Last year, through the Freedom of Information Act, ICE released a trove of communications between itself, Homeland Security, and states surrounding the agreements. Some people think the documents show a deliberate campaign by ICE to misrepresent Secure Communities as a way to go after only the worst criminal aliens and as a voluntary program. “I still believe there was some deception going on. At what level? I don’t know. There were e-mails that indicated an intent to mislead,” California Representative Zoe Lofgren said. She wrote to Napolitano, asking what Santa Clara County, which she represents, would have to do to opt out of Secure Communities. Napolitano wrote back, suggesting that it would be as easy as notifying ICE. She later went back on that.

David Martin believes ICE, ineptly, emphasized the more broadly attractive aspects of the program and underplayed what it knew would be its cumulative effects. “There’s been a lot of deliberate distortion by advocacy groups of Secure Communities, but more a lack of understanding of what the program is.” He added, “Many immigrant advocacy groups basically see any enforcement action as illegitimate.”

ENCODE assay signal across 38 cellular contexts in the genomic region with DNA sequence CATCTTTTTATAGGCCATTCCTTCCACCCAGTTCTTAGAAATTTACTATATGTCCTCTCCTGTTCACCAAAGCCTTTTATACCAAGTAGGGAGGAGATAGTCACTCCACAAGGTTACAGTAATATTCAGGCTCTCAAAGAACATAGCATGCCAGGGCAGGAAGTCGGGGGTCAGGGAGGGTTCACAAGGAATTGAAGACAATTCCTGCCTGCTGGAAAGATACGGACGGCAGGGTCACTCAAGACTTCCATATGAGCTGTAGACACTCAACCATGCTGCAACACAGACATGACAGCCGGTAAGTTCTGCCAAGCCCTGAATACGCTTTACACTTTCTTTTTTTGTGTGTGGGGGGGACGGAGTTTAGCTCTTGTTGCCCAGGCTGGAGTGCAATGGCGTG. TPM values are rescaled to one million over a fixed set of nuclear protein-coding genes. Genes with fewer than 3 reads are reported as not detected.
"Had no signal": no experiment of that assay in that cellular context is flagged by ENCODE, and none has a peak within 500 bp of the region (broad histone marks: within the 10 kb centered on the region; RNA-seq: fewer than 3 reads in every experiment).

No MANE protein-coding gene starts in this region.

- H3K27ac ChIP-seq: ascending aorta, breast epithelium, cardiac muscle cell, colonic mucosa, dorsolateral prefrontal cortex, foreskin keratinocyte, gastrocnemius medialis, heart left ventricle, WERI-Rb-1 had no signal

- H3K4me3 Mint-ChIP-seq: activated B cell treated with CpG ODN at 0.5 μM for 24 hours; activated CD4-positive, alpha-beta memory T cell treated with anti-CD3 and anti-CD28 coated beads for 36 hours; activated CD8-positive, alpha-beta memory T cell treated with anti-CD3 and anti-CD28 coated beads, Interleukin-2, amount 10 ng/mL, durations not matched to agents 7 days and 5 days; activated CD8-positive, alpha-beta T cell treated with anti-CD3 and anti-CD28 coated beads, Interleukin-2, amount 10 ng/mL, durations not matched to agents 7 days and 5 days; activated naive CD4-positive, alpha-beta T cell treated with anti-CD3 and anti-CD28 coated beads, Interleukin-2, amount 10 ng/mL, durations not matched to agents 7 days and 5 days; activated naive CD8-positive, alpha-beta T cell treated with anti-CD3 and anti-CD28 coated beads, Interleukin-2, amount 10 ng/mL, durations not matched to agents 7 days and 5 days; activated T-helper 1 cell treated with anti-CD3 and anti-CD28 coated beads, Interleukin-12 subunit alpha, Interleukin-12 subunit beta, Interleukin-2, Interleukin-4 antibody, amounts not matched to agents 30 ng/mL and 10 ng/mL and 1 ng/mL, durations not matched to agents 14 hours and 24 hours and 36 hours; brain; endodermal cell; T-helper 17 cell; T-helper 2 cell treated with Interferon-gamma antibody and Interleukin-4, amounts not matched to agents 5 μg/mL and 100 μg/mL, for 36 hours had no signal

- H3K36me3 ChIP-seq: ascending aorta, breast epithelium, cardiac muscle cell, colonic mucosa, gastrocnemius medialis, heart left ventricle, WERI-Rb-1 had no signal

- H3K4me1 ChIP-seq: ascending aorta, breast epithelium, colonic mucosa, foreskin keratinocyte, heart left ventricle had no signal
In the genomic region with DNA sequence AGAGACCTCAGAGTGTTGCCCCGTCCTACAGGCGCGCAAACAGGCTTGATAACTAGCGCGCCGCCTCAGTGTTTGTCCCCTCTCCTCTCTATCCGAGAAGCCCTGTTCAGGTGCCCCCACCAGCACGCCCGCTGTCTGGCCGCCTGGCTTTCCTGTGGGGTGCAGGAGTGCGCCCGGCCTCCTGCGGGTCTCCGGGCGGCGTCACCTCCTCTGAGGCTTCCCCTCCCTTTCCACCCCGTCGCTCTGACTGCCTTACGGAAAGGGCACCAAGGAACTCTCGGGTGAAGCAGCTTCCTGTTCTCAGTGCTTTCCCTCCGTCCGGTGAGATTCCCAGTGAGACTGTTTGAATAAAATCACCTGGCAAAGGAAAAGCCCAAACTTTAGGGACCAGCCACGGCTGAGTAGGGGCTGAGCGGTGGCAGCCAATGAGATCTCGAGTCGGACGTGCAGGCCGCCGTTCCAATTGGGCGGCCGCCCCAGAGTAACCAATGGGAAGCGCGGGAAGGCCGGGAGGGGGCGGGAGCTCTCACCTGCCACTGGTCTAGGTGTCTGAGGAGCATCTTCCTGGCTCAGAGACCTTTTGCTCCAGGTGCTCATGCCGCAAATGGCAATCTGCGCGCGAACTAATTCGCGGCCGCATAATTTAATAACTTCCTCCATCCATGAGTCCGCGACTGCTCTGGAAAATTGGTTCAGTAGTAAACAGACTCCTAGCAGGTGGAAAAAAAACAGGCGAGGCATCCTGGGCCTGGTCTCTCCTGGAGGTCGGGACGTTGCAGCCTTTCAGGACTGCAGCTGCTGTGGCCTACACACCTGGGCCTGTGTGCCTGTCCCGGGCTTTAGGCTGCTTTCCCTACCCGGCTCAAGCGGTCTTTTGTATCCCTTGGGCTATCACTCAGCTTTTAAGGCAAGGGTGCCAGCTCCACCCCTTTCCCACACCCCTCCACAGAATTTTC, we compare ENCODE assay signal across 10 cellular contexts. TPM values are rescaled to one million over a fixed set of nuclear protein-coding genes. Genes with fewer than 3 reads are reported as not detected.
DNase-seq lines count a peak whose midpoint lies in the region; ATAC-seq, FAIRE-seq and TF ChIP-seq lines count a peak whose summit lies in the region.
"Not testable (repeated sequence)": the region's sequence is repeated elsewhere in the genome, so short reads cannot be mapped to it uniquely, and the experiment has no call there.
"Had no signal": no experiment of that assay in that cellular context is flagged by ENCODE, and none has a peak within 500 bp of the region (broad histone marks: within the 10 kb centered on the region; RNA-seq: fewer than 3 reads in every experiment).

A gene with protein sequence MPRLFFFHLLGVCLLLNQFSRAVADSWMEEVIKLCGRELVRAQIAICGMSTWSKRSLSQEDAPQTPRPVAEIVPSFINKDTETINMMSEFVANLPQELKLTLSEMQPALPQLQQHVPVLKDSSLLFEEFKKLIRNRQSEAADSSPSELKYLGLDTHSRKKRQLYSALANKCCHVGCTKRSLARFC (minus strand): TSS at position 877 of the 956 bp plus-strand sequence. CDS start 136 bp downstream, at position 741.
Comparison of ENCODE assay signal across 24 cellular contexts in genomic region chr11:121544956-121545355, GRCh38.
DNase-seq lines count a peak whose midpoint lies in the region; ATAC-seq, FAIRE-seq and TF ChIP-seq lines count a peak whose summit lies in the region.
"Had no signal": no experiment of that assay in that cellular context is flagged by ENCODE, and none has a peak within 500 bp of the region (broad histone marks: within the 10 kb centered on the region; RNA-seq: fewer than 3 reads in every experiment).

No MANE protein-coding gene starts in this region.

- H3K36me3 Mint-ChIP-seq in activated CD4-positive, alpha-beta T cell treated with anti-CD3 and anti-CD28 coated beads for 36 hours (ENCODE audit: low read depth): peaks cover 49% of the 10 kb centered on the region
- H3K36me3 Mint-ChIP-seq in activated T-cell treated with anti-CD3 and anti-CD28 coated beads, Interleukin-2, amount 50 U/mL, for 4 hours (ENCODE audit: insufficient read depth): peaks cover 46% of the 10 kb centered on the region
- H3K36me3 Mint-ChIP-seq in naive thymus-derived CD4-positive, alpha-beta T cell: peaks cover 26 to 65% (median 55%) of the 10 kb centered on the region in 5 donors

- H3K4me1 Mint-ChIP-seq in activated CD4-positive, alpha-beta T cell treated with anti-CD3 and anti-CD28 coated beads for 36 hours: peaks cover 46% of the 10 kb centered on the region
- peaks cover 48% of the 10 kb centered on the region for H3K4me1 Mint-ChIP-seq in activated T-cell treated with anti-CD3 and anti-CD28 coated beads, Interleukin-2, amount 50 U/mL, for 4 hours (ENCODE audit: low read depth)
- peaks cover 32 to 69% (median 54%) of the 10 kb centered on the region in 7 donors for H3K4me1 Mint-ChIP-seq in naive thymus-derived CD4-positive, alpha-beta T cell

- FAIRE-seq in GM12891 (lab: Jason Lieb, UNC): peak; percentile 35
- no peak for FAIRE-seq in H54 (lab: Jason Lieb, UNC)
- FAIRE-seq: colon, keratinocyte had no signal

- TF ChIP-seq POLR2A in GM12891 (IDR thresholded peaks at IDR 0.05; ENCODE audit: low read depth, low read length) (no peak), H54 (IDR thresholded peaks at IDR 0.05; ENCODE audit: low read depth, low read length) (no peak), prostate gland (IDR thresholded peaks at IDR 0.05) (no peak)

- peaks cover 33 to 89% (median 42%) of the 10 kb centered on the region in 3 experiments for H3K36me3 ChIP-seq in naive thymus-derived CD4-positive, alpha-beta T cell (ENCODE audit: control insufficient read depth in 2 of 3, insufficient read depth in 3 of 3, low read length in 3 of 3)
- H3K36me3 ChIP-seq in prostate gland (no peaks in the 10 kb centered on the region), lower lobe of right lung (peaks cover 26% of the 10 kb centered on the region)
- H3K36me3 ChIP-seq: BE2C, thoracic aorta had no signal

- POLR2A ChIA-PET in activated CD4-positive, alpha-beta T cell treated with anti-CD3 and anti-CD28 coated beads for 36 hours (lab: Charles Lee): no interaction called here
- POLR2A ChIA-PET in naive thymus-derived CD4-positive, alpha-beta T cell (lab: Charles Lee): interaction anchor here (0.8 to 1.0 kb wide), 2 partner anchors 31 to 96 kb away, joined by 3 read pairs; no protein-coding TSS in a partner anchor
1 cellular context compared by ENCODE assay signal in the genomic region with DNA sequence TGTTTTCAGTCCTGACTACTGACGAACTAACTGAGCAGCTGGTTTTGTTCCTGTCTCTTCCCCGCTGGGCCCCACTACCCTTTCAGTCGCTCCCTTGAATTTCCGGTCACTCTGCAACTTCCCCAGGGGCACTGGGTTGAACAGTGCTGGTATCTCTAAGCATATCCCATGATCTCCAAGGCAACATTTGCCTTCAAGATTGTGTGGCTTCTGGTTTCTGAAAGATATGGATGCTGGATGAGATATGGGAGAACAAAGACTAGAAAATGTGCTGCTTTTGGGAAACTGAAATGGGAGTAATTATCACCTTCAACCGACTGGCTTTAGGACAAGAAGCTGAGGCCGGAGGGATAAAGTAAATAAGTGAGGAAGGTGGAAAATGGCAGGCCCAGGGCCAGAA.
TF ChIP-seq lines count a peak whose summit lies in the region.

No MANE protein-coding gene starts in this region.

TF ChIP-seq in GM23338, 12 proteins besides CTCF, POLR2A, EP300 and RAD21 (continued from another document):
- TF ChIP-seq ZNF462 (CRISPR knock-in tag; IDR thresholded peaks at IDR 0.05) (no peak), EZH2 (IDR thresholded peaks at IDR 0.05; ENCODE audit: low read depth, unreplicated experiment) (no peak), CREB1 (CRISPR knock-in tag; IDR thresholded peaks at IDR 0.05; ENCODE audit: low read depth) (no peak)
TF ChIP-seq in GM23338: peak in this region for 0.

Oddly, or maybe not so oddly, it’s hard to get a straight answer on the matter even from the people who created Secure Communities. Michael Neifach told me, “I viewed it as an opt-in thing. I don’t recall any time when any state wanted to opt out and we said too bad.”

But Julie Myers Wood remembers the opposite. “I definitely didn’t think it was going to be voluntary,” she told me. “People could volunteer to be first—but not to opt out.”

When I spoke with Gary Mead, head of ICE Enforcement and Removal Operations, which runs Secure Communities, he said, “We never believed the states could totally opt out of Secure Communities,” not because of the wording of the agreements, but because “the sharing was ultimately between the FBI and DHS.” One can’t help admiring the legerdemain of that argument, its distinct post-facto scent notwithstanding. But, Mead acknowledged, “ICE did not do a good job of messaging the program and communicating it, and attempts to improve that communication since have probably made things worse, not better.”